The Gupta family: All you need to know about South Africa’s power family

The Guptas family

The Gupta Family

The Gupta family is a wealthy Indian-born South African family whose most notable members are the brothers Ajay, Atul, Rajesh “Tony” Gupta as well as Atul Gupta’s nephews Varun, and US-based Ashish and Amol. The Gupta family owns a business empire spanning computer equipment, media and mining, and has been the focus of widespread scrutiny because of its close ties to Jacob Zuma during his Presidency.

Atul Gupta
Atul Gupta.PHOTOGRAPHER: LEON SADIKI/CITY PRESS/GALLO IMAGES/GETTY IMAGES

The three brothers Atul, Ajay and Rajesh Gupta are businessmen operating in South Africa with close links to President Jacob Zuma and his family. They arrived from India in the 1990s and set up a small computer business before taking large stakes in uranium, gold and coal mines, a luxury game lodge, an engineering company, a newspaper and a 24-hour TV news station.

Ajay Gupta
Ajay Gupta

How did they come to South Africa?

Brothers Ajay, Atul and Rajesh (also known as Tony) Gupta, all in their 40s, relocated to South Africa from India’s northern state of Uttar Pradesh in Saharanpur in 1993, just as white minority rule was ending and the country was opening up to the rest of the world.

Family spokesman Haranath Ghosh told the BBC by email that their father, Shiv Kumar Gupta, sent Atul to South Africa, believing that Africa was about to become the “America of the world” – the world’s land of opportunity.

It is said that when Atul arrived in what was then Africa’s largest economy and he set up the family business Sahara Computers, he was amazed at the lack of red tape compared to India.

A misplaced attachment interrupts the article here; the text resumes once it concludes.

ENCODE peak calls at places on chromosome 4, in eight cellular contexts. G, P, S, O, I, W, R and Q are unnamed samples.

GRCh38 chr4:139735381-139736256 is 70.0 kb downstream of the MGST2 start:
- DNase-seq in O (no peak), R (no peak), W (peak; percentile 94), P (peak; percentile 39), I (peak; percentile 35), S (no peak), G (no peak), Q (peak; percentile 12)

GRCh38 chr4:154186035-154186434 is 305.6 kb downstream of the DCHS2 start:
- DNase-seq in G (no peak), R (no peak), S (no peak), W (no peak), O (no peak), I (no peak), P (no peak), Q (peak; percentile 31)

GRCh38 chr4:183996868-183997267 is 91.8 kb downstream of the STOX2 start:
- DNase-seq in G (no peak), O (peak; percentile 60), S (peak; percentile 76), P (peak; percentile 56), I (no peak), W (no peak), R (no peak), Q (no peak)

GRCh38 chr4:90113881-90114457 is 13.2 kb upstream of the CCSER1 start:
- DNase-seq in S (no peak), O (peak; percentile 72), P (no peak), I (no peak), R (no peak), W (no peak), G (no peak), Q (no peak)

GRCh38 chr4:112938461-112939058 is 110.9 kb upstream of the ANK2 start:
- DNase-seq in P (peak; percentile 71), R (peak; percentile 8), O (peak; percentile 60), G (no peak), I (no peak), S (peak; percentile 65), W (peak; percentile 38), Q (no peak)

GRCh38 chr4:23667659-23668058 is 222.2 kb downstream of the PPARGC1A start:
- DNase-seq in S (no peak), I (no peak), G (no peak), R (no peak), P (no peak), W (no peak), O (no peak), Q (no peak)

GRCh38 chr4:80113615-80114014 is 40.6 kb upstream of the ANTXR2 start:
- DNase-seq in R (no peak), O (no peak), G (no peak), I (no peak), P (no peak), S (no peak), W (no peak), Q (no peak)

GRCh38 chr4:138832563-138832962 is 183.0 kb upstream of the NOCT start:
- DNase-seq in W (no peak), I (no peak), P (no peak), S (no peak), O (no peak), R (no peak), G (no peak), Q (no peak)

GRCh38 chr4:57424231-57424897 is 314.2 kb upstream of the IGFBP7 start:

They were small businessmen back home but their parent company Sahara Group – which has no links to the Indian giant of the same name – now has an annual turnover of about 200m rand ($22m; £14.3m) and employs some 10,000 people.

As well as computers, they have interests in mining, air travel, energy, technology and media.

Atul says they met President Zuma more than 10 years ago “when he was a guest in one of Sahara’s annual functions”.

How rich are they?

The Gupta compound
JOHANNESBURG, SOUTH AFRICA – MAY 11: An aerial photograph of the Gupta estate on May 11, 2013, in Johannesburg, South Africa. (Photo bt Gallo Images / Foto24 / Felix Dlangamandla)

Although they do not figure on any continental rich list, there is no doubt that they are extremely wealthy.

Their heavily guarded family Sahara Estate in Johannesburg’s affluent Saxonwold suburb comprises at least four mansions which can be seen from the tree-lined avenue. The estate is now valued at about 52m rand ($3.4m; £2.3m).

The complex even boasts a helicopter pad, while the family enjoys the services of five personal chefs and regularly travels with bodyguards.

They also own the former Cape Town home of Sir Mark Thatcher, son of former UK Prime Minister Margaret Thatcher.

Did they try to ‘capture’ the state?

The family is accused of wielding enormous political influence in South Africa, with critics alleging that it is trying to “capture the state” to advance its business interests.

The perception grew in March 2016 when Deputy Finance Minister Mcebisi Jonas said that a member of the family had offered to promote him to the minister’s post in 2015.

The Guptas denied making the offer, just as they denied an allegation by former ANC MP Vytjie Mentor that she was offered the key post of public enterprise minister during a meeting at their Saxonworld mansion in 2010.

She said that Mr Zuma was at the mansion when the offer was made, while the president says he has no memory of her at all.

But as much as they are alleged to have influenced the hiring of ministers, they are also accused of trying to fire ministers who may have got in the way of their business interests.

One of the highest-profile among the suspected Gupta-linked firings was former Finance Minster Pravin Gordhan, who later accused the family of being involved in “suspicious” transactions worth about $490m (£400m), which they deny.